In literature, if foreshadowing is reference to future events, what would it be called if it is referencing a past event which the reader does not know?


2 Answers 2


Narratology uses the terms prolepsis and analepsis to refer to two types of discrepancies between the order in which events are told and the order presented in the plot.

Prolepsis refers to a so-called "flash-forward by which a future event is related as an interruption to the 'present' time of the narration" (Baldick, page 205).

Cuddon gives the following example from stanza 27 of Keats's Isabella (emphasis added):

So the two brothers and their murder'd man
Rode past fair Florence, to where Arno's stream
Gurgles through straiten'd banks

Analepsis refers to a chronological discrepancy "by which some of the events of a story are related at a point in the narrative after later story-events have already been recounted". This is often referred to as retrospection or flashback.

Gérard Genette distinguishes homodiegetic and heterodiegetic analepsis or prolepsis, depending on whether the chronological discrepancy concerns something in the narrative's primary foreground or not (quoted from Herman & Vervaeck):

If the analepsis or prolepsis concernt the element in the foreground of the primary narrative, Genette calls them homodiegetic. For instance, if a dying man remembers a moment from his own life, this would constitute a homodiegetic analepsis. If, however, he remembers something about a person who does not appear or has only a minor role in the primary narrative, then the analepsis is heterodiegetic.


  • Baldick, Chris: The Concise Oxford Dictionary of Literary Terms. Second edition. Oxford University Press, 2001.
  • Cuddon, J. A.: The Penguin Dictionary of Literary Terms and Literary Theory. Third edition. Penguin 1992.
  • Herman, Luc; Vervaeck, Bart: Handbook of Narrative Analysis. University of Nebraska Press, 2005. (Translation from the Dutch Vertelduivels. Handboek verhaalanalyse. Vantilt, 2005.)

Foreshadowing is not necessarily reference to future events.

A foreshadowing is a reference to events which will be revealed later in the story. They're in the future from the point of view of the reader, but not necessarily events which are in the future "in-universe".

Foreshadowing is a literary device in which a writer gives an advance hint of what is to come later in the story.

-- Wikipedia, Literary Devices

(It should be noted that neither of the sources linked above are very good. I'm not sure what's a better dictionary of literary devices, but would be very happy to be directed to one.)

In this context, "later in the story" means later in the physical book or otherwise in the telling of the narrative - not necessarily events which actually occurred later within the world of the story. For some examples of foreshadowing of earlier events, in a somewhat famous work of modern literature, see this Q&A:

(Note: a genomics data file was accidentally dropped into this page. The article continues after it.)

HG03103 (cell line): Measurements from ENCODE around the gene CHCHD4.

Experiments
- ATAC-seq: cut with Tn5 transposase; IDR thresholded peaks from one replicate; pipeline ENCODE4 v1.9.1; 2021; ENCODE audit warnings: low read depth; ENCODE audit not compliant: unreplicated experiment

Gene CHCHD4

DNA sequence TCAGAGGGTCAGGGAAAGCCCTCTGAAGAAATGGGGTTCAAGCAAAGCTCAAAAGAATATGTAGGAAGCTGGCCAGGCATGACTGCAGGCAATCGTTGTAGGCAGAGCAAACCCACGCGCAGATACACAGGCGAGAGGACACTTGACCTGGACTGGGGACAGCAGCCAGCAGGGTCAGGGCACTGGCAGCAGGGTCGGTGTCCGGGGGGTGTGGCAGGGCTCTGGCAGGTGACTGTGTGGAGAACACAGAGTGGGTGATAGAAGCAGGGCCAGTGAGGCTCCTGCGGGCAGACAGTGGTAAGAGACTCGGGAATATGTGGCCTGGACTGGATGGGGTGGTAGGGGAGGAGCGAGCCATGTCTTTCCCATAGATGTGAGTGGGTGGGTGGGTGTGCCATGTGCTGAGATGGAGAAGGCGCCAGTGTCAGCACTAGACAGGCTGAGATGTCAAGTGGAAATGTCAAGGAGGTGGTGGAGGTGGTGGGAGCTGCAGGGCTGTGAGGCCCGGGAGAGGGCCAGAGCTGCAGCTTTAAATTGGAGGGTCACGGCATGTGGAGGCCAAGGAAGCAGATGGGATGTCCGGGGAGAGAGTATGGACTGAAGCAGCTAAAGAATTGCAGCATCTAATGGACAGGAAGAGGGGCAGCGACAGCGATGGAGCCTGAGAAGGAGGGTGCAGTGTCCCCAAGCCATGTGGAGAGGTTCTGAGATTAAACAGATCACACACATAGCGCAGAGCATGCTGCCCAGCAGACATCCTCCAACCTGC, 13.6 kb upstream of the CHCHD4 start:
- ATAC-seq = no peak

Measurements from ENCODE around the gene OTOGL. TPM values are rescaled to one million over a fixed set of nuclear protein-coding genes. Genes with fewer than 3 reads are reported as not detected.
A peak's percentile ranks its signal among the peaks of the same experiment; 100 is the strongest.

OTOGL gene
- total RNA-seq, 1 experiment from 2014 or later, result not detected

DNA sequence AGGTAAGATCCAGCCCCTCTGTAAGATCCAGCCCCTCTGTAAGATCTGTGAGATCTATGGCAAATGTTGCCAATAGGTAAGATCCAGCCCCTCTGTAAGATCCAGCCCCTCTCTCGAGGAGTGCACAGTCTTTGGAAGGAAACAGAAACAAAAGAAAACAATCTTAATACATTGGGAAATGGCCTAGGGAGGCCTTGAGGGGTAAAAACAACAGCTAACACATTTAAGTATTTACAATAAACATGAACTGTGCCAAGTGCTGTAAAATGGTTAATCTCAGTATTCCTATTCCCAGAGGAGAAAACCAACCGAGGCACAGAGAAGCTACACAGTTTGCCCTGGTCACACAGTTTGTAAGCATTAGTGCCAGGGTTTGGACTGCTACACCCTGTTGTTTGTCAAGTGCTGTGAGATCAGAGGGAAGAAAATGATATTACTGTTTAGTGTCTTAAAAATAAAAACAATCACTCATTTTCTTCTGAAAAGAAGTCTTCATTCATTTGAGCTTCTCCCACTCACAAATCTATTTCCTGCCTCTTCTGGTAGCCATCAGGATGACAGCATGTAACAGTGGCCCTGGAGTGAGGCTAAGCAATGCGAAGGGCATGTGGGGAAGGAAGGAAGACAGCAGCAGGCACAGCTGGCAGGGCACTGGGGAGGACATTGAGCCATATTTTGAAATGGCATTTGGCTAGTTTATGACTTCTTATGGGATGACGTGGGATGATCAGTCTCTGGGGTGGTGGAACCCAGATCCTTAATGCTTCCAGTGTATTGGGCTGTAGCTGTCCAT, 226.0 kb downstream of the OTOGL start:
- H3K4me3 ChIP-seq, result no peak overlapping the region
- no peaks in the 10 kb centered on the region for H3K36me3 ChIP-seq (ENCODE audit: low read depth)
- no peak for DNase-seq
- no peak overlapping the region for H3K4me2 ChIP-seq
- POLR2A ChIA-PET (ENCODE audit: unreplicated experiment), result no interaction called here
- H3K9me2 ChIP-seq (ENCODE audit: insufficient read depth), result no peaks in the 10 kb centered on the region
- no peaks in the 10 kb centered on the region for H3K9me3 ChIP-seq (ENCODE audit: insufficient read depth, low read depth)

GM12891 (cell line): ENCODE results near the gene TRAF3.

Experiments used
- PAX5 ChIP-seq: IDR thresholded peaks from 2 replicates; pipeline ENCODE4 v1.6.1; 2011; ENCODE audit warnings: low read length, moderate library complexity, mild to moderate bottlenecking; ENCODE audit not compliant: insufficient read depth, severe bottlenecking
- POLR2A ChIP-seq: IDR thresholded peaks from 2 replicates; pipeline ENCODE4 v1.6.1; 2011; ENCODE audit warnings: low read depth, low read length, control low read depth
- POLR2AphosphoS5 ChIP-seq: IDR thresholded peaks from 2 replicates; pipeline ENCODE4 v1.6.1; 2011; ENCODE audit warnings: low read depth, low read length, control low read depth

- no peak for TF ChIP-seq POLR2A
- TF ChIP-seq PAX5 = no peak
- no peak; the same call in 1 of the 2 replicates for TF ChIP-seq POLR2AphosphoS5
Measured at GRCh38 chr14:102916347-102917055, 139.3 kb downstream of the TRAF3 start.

• "I wouldn’t mind knowing how Riddle got an award for special services to Hogwarts either."

    "Could’ve been anything," said Ron. "Maybe he got thirty O.W.L.s or saved a teacher from the giant squid. Maybe he murdered Myrtle; that would’ve done everyone a favour..."

    -- Harry Potter, book 2, chapter 13

    It's revealed later in this book that Riddle did in fact murder Myrtle, several decades earlier. The event being foreshadowed is well in the past, and only the revelation of it is in the future.

  • "Dumbledore believed Snape was sorry James was dead? Snape hated James..."

    "And he didn't think my mother was worth a damn either," said Harry, "because she was Muggle-born...'Mudblood,' he called her..."

    -- Harry Potter, book 6, chapter 29

    It's revealed in the next book that Snape's "Mudblood" outburst was out of character, and in fact he not only didn't hate Lily (Harry's mother) but had in fact been in love with her since childhood. Here Snape's love for Lily is a continuing state through the past, present, and future ("After all this time?" "Always."), but there's foreshadowing because the revelation of it is in the future.

So to answer your question:

what would it be called if it is referencing a past event which the reader does not know?

This is still foreshadowing. If the reader doesn't know but will find out later, then the revelation is in the future and it's foreshadowing, regardless of whether the event being referenced is in the future or the past.

  • What if you are referencing a point earlier within the physical book? What if the reader clearly does know that information but you want to clearly reiterate that past event through this "foreshadowing"? I'm searching for this because I used a contradictory narrative after this specific event I want to clearly re-enforce to the reader. It's not to add new information but to clear up the narrative Jun 4, 2023 at 12:26

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